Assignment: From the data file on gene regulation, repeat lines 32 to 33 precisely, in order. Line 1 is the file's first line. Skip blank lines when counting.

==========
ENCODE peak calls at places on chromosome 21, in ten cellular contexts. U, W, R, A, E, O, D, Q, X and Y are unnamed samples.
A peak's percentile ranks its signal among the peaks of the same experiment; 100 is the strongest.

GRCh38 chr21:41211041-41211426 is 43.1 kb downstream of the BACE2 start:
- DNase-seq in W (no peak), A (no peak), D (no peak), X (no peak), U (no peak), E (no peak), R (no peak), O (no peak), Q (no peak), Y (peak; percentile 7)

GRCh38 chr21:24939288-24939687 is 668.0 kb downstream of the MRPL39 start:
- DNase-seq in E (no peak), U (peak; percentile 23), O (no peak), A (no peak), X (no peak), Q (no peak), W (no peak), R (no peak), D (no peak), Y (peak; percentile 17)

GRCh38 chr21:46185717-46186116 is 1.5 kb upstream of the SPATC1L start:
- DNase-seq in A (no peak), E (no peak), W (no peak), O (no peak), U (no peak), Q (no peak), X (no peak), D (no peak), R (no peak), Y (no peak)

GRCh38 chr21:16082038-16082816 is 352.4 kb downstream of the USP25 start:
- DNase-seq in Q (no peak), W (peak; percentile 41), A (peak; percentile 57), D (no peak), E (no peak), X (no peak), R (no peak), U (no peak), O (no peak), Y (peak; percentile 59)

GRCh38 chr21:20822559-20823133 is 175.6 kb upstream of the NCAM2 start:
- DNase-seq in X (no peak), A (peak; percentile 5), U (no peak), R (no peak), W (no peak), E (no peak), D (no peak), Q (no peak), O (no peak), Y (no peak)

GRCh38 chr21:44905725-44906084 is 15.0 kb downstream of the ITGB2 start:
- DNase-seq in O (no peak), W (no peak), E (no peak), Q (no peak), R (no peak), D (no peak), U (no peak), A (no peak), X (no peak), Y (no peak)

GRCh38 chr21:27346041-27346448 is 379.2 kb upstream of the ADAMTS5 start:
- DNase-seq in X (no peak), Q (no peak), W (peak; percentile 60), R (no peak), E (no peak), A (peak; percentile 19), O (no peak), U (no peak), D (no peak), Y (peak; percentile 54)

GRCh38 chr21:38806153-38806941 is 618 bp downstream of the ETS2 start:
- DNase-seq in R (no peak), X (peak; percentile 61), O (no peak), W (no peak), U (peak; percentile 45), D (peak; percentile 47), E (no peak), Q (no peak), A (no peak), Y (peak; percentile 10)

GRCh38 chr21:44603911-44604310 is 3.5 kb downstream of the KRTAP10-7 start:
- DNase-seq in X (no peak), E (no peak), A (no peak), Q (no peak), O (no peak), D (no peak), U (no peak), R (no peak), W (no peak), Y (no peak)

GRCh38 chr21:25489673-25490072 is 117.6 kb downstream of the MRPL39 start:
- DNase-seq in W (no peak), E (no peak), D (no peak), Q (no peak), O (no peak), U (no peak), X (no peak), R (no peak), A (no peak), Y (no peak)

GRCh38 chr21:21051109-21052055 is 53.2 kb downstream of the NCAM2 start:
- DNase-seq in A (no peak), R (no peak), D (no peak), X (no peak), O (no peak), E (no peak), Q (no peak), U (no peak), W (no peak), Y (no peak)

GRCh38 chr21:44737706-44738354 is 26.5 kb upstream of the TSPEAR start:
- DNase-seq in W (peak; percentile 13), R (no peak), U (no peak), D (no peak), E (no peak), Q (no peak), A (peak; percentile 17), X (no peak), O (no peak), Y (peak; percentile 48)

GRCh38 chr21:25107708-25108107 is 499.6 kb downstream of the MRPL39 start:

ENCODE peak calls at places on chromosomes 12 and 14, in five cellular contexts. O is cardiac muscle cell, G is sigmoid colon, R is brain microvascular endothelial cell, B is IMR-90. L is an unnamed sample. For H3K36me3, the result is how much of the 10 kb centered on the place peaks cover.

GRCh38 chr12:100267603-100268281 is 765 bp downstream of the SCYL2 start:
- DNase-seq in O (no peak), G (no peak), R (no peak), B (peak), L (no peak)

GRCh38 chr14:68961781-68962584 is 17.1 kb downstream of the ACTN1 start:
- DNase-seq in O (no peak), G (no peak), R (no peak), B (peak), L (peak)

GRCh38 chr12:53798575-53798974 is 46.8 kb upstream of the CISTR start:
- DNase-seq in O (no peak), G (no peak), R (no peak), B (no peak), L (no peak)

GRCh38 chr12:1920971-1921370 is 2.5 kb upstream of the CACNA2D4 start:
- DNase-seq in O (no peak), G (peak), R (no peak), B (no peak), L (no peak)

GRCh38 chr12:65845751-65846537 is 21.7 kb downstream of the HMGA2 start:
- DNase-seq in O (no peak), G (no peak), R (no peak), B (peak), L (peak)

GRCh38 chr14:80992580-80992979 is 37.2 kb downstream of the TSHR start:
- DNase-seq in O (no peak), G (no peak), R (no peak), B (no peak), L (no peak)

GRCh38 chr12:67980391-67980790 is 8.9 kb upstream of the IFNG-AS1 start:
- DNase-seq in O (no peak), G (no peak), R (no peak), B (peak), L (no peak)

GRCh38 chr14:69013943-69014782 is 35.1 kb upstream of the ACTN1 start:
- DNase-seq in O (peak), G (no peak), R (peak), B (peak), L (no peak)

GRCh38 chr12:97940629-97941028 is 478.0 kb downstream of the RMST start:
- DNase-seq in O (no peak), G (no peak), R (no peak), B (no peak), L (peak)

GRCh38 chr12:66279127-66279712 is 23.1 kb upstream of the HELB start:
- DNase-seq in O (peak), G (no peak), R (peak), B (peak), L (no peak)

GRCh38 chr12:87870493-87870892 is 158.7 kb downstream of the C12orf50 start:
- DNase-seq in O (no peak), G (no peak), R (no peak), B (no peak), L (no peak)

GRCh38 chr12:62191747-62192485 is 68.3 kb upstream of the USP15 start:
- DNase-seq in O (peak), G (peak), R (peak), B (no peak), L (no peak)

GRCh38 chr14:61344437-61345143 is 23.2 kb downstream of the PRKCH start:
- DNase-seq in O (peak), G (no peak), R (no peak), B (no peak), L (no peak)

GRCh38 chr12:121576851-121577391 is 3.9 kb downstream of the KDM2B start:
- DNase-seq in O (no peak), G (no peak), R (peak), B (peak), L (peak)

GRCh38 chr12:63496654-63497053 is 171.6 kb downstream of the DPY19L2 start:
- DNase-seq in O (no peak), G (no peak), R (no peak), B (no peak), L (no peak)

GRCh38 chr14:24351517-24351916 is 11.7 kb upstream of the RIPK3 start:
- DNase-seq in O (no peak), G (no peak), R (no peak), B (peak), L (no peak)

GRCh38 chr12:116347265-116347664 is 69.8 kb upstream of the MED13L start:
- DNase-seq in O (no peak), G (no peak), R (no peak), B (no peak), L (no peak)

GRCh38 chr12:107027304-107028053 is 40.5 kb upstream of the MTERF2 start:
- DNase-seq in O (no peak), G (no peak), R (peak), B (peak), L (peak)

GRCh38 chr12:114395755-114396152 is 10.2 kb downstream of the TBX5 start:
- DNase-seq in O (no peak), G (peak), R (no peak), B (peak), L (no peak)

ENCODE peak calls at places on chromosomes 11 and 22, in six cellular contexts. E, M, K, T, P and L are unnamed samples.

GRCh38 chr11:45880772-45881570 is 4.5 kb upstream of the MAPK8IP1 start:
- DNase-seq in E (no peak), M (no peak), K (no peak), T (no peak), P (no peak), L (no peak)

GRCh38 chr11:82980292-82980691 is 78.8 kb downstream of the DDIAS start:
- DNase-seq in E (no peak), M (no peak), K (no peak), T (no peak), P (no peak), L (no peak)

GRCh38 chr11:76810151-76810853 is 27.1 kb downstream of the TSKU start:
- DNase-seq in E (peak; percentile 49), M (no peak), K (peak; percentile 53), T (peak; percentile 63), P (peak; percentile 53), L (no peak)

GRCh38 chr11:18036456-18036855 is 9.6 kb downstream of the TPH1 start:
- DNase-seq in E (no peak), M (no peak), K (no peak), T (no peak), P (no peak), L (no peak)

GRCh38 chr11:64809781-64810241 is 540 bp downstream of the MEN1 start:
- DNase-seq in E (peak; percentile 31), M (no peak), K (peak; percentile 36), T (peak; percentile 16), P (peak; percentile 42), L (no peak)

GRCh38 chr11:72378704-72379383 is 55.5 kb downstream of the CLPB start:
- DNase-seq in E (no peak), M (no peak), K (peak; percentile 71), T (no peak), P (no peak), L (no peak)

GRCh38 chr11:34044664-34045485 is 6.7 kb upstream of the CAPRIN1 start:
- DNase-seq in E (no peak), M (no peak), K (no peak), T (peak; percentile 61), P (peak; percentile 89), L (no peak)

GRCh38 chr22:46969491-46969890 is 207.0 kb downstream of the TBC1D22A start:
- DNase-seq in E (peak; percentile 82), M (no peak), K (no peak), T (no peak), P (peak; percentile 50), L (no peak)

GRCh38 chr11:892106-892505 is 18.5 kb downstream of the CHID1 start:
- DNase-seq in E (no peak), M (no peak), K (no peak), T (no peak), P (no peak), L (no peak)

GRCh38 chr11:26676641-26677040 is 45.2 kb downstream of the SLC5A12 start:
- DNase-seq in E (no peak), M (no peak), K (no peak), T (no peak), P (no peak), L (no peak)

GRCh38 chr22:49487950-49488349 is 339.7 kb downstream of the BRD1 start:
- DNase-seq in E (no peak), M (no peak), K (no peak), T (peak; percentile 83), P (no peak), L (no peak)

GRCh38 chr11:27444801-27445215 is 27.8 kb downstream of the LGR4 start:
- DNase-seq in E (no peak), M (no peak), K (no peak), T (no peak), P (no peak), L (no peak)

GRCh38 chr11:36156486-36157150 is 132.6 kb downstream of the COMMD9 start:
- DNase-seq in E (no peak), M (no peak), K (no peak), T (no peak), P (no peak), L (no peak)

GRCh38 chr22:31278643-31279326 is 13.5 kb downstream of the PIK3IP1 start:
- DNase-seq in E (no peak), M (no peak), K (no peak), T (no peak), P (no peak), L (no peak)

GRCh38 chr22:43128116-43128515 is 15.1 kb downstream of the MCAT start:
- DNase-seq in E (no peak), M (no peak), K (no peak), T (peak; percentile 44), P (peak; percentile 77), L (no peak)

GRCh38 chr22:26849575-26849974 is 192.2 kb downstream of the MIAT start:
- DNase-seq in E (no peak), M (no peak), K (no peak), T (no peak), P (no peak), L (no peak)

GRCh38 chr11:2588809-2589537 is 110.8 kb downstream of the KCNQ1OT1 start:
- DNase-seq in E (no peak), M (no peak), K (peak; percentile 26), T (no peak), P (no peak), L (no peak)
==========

- DNase-seq in O (no peak), G (no peak), R (no peak), B (peak), L (peak)

GRCh38 chr12:53798575-53798974 is 46.8 kb upstream of the CISTR start: